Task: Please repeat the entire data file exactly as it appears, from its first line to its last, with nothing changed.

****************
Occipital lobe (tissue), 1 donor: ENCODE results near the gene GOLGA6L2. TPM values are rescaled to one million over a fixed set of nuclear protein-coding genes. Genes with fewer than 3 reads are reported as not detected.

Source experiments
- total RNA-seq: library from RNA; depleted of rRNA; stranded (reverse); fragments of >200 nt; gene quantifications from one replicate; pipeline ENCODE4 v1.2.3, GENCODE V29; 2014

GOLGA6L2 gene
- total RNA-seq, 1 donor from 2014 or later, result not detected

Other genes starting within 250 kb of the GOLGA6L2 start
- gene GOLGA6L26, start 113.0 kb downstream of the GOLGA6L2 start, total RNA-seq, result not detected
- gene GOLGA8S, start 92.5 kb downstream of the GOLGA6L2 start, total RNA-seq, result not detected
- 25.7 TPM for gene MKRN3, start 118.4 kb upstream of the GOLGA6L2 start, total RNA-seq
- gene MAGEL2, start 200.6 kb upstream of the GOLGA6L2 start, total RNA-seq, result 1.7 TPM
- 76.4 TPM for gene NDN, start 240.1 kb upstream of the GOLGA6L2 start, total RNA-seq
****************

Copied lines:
Occipital lobe (tissue), 1 donor: ENCODE results near the gene GOLGA6L2. TPM values are rescaled to one million over a fixed set of nuclear protein-coding genes. Genes with fewer than 3 reads are reported as not detected.

Source experiments
- total RNA-seq: library from RNA; depleted of rRNA; stranded (reverse); fragments of >200 nt; gene quantifications from one replicate; pipeline ENCODE4 v1.2.3, GENCODE V29; 2014

GOLGA6L2 gene
- total RNA-seq, 1 donor from 2014 or later, result not detected

Other genes starting within 250 kb of the GOLGA6L2 start
- gene GOLGA6L26, start 113.0 kb downstream of the GOLGA6L2 start, total RNA-seq, result not detected
- gene GOLGA8S, start 92.5 kb downstream of the GOLGA6L2 start, total RNA-seq, result not detected
- 25.7 TPM for gene MKRN3, start 118.4 kb upstream of the GOLGA6L2 start, total RNA-seq
- gene MAGEL2, start 200.6 kb upstream of the GOLGA6L2 start, total RNA-seq, result 1.7 TPM
- 76.4 TPM for gene NDN, start 240.1 kb upstream of the GOLGA6L2 start, total RNA-seq